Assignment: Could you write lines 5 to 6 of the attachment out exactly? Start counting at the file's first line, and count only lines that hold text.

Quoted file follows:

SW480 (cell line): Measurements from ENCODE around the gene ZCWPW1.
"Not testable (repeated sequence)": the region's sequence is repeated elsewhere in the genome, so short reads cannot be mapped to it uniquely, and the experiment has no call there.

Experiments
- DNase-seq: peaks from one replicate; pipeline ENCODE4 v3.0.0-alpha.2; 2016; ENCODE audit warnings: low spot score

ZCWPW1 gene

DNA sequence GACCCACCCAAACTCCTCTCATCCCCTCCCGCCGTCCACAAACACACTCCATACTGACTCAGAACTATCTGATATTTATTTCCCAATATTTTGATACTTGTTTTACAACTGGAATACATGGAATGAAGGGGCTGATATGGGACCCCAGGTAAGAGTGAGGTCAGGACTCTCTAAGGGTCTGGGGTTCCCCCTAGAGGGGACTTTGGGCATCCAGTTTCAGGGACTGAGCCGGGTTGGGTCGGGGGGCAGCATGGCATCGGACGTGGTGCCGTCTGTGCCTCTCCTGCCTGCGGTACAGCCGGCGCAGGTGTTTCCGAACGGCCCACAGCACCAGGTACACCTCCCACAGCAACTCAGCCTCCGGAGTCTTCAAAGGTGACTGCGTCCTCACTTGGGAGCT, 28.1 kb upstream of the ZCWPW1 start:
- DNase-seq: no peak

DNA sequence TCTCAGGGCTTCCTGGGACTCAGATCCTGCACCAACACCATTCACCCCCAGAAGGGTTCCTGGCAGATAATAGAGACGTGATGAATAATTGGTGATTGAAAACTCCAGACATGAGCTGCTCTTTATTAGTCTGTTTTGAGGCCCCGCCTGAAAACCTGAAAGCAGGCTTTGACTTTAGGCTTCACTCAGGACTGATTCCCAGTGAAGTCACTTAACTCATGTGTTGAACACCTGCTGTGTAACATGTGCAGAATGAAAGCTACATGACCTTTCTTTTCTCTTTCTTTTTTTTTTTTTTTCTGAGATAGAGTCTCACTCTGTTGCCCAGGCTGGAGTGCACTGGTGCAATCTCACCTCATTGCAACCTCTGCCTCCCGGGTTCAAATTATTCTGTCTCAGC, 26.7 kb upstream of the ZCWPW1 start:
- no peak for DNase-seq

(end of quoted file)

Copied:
ZCWPW1 gene

DNA sequence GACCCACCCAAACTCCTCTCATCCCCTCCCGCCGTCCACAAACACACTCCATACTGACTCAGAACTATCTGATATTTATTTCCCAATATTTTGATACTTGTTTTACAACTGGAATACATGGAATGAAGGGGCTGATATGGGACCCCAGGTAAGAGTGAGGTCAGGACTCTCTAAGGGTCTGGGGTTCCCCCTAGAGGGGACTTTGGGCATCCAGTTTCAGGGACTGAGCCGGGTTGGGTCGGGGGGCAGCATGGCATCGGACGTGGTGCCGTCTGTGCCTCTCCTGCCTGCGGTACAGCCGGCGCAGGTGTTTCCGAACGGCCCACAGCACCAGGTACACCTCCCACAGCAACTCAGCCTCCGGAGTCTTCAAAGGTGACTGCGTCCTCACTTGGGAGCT, 28.1 kb upstream of the ZCWPW1 start: